Witwatersrand, ridge of gold-bearing rock mostly in Gauteng Province, South Africa. Its name means “Ridge of White Waters, in Afrikaans.” The highland, which forms the watershed between the Vaal and Limpopo rivers, is about 100 km long and 37 km wide; its average elevation is about 1,700 meters. Its rich gold deposits, occurring in conglomerate beds known as reefs, were discovered in 1886. A heavy in-migration of miners followed, and the city of Johannesburg grew near the centre of the Witwatersrand. The tailing dumps of the gold mines stretch the entire length of the ridge, and chains of lakes created by water pumped from the mines occupy adjoining valleys. Two major theories-the placer model and the hydrothermal model-attempt to account for the origin of gold in the Witwatersrand basin. The placer model holds that gold was eroded from a pre-existing source and transported into the basin with other sediments forming the conglomerate strata. The first recorded discovery of gold on the Witwatersrand was made by Jan Gerrit Bantjes in June 1884, on the farm Vogelstruisfontein, and was followed soon thereafter, in September, by the Struben brothers who uncovered the Confidence Reef on the farm 'Wilgespruit', near present-day Roodepoort. The Witwatersrand Gold Rush initiated South Africa’s domination of World gold production. Although legends of a South African: “El Dorado”, existed among the natives of the Area, it was not until 1886, when a poor Australian prospector named: 'George Harrison', staked the first claim, that the vast riches of the “Rand” were discovered. It took very little time for the local village of Ferreira’s Camp to transform into the Ferreira Township, as miners settled in the region hoping to strike gold. The Witwatersrand Basin still produces most of South Africa's gold and much of the total World output. These operations have weakened geological strata, disrupted natural drainage patterns and altered ecological habitat. The original semi-arid grasslands ecology is now converted to an urban forest, and sediment from mining waste has blocked natural waterways, unexpectedly creating wetlands with rich bird habitat. Massive mine dumps, many upwards of 30 meters tall, have become landmarks of Johannesburg — or "eGoli"-the place of gold, in Zulu. In the 1970's the gold mines moved from Johannesburg and Ekurhuleni to the rural areas of the Witwatersrand, and informal settlements began to occupy the vacant mining lands in the heart of the city.

The end of apartheid, in 1994, brought a large influx of rural residents — mostly blacks or foreign Africans — seeking opportunities in Johannesburg and joining family and friends in existing informal settlements along the mining belt. Currently 25 percent of the population in Johannesburg and Ekurhuleni live in informal settlements, and approximately a quarter of them — 400,000 people — are in the mining belt. The settlements range from 100 to 40,000 people, with the largest communities in Ekurhuleni, where the mining companies have expended fewer resources to police the land.

Not surprisingly, the settlements face a large number of difficulties or problems, typically faced at the same time. Local zoning laws prevent them from receiving Municipal services such as water, electricity and sanitation. Having no secure right to the land, the settlers construct homes from scrap metal and found wood; and despite such resourcefulness, they’ve encountered degraded environmental conditions that seriously hampered efforts to improve living standards and achieve formal municipal status. "Here is some history of the Witwatersrand Gold Style Ore Deposits as they related to South Africa since the arrival of the Dutch and the southernmost tip of the continent in 1652. The Dutch set up a small fort where Cape Town stands today and started Market Gardens as a place that the Dutch East India Company ships to shelter and to restock with freshwater and provisions on the long journey between Holland and East Indies. The East Indies was a vital spice trading destination for the Dutch. As time went on the tiny community expanded and some of the Dutch were allowed to move into the surrounding area to set up new farms on the condition that they still sell their produce to the Dutch East India Company to supply the expanding ship traffic. This arrangement although it was very successful only lasted for a fairly short time before these farmers or Boers as they became known became frustrated by the restrictions set by the company and they started breaking free of the bond and moving inland in their wagons with the Bible in one hand and the rifle in the other. Towards the end of the 1700’s the global influence of the Dutch began to fade and the British moved to fill the vacuum that they left. By 1815 British sovereignty of the Cape was recognized by other European Nations. The influx of British settlers and the imposition of British law infuriated the Boers and they began moving east to escape the British influence although much of the area that they moved into was pretty inhospitable there were still a tough group and they thrived there.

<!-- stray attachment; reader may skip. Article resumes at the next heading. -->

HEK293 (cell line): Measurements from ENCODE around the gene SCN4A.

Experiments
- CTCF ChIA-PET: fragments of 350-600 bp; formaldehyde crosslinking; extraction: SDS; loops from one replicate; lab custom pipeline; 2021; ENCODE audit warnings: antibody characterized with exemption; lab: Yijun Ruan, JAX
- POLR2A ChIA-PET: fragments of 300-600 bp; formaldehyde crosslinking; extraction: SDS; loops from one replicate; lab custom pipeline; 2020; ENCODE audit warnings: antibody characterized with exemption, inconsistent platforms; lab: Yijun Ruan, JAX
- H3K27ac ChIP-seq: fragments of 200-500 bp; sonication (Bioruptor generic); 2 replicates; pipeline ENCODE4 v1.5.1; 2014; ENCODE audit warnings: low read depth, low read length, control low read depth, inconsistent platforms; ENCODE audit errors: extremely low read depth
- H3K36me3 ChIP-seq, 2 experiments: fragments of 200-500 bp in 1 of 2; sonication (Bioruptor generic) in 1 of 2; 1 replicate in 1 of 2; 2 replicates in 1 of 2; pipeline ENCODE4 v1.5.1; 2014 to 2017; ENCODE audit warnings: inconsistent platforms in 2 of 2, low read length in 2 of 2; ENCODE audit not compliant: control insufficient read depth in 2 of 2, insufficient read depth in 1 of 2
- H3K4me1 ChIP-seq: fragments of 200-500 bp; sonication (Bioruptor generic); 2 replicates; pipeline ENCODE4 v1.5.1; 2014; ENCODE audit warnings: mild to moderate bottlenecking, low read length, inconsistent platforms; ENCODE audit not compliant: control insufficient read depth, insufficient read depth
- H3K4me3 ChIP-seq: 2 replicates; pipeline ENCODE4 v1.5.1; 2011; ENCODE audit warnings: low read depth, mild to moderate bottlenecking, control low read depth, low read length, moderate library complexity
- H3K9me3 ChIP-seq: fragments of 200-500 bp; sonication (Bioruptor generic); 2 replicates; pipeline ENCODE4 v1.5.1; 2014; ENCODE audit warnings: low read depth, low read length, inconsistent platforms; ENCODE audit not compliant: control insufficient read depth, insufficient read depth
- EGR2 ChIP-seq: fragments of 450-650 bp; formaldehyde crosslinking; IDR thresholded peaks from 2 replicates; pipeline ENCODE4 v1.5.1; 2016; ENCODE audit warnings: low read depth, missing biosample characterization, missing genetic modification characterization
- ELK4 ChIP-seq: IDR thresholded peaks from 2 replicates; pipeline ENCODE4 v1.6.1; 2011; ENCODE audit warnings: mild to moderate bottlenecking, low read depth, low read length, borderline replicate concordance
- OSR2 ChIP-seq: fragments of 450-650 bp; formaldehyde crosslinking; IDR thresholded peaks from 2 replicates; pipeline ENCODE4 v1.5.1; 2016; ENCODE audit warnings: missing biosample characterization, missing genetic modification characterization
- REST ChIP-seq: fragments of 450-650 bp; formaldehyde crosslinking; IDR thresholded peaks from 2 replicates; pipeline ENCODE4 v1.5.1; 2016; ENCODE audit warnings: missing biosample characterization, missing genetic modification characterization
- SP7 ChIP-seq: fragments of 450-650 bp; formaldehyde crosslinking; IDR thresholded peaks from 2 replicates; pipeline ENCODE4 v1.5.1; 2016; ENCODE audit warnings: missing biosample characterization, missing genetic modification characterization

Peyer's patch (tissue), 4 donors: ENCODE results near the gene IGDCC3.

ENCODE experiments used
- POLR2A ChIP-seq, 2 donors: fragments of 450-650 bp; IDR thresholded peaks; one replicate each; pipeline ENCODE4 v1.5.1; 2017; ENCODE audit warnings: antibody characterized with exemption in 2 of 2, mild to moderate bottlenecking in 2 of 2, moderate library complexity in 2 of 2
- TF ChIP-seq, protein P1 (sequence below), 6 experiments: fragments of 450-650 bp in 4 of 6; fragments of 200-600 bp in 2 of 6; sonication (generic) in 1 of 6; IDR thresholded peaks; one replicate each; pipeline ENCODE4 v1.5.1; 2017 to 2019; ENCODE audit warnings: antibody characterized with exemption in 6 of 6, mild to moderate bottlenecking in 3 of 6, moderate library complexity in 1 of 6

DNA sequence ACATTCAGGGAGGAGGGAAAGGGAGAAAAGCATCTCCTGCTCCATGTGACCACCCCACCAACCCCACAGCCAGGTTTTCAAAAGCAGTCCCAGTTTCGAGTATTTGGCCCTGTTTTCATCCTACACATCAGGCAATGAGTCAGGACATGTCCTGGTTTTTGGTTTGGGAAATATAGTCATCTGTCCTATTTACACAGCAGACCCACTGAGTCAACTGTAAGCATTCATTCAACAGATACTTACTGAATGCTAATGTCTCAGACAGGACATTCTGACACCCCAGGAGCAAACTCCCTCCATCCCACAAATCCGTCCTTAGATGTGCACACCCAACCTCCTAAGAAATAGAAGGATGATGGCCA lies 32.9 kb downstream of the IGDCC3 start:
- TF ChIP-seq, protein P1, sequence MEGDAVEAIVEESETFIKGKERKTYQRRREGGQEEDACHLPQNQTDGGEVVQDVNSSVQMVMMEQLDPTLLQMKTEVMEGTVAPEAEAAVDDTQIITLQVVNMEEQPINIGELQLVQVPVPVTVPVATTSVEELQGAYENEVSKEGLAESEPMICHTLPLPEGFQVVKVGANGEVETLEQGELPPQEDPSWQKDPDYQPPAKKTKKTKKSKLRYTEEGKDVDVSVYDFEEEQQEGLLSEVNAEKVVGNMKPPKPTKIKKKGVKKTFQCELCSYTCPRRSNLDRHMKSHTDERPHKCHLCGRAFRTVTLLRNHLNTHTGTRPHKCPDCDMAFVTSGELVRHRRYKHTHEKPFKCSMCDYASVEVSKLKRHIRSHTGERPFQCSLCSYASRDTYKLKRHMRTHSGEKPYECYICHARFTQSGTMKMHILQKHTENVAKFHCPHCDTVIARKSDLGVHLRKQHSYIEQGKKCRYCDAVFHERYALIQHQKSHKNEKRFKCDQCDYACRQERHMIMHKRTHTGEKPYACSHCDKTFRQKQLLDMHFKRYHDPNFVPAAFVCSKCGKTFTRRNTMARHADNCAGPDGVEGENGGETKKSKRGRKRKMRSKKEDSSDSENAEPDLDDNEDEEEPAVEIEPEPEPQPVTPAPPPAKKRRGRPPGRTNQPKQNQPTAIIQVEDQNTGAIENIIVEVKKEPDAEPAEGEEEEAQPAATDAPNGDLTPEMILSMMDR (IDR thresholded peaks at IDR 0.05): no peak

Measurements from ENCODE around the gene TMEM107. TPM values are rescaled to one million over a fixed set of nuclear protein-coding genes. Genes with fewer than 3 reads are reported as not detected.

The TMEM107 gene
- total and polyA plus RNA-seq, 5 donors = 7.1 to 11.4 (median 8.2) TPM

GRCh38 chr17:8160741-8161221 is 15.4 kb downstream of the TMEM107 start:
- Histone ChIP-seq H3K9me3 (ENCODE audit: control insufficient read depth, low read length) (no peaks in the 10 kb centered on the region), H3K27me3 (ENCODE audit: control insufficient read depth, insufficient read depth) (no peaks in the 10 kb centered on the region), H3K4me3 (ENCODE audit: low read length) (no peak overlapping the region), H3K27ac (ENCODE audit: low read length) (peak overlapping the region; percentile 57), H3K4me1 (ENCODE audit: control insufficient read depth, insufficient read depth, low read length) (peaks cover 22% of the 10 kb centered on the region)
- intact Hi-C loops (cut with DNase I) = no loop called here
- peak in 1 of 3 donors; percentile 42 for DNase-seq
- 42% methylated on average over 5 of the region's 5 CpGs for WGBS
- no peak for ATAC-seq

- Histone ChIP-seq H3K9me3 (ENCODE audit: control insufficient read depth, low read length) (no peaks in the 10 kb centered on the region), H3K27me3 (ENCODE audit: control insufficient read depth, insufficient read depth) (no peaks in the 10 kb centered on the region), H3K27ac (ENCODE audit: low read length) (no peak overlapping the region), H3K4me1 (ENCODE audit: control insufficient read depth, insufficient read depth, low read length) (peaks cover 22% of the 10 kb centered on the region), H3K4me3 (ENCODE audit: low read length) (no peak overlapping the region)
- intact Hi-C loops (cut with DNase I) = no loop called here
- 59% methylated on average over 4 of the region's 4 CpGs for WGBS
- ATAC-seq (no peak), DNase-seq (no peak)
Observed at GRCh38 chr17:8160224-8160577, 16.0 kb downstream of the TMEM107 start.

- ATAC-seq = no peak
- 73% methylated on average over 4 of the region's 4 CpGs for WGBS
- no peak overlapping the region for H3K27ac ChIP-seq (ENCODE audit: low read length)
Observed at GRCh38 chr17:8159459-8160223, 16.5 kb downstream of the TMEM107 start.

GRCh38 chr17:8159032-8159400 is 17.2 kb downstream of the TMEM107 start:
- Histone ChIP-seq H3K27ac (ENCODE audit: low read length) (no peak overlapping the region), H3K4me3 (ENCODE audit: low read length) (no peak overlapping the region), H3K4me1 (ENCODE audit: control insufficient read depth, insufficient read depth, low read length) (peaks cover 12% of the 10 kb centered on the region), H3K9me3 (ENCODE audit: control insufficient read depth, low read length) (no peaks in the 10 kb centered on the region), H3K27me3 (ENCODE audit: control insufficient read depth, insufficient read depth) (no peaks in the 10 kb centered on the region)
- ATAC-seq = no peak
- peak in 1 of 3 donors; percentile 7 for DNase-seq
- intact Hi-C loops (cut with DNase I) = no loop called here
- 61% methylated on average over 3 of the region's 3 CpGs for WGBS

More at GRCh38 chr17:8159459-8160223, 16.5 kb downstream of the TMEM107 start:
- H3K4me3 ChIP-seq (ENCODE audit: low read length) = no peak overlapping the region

In 1820 the British began their settlement of the Eastern Cape initially as a way of providing a buffer between the advancing Dutch settlers and the indigenous groups to the East. This idea failed but the British were there to stay and they rapidly expanded up the East Coast and then inland. Hindered by the British to the West and the East and by the ocean to the South the Boers climbed into their wagons again and they headed North East seeking new horizons where they can live their lives free of the hated British. They crossed the Vaal rivers and setup two new Boer Republics; The Orange Free state and the Vaal Boer Republic electing their own presidents.-(This is according to Andrew Jackson an Economic Geologist.)

-25° 47' 6", 27° 50' 16.8"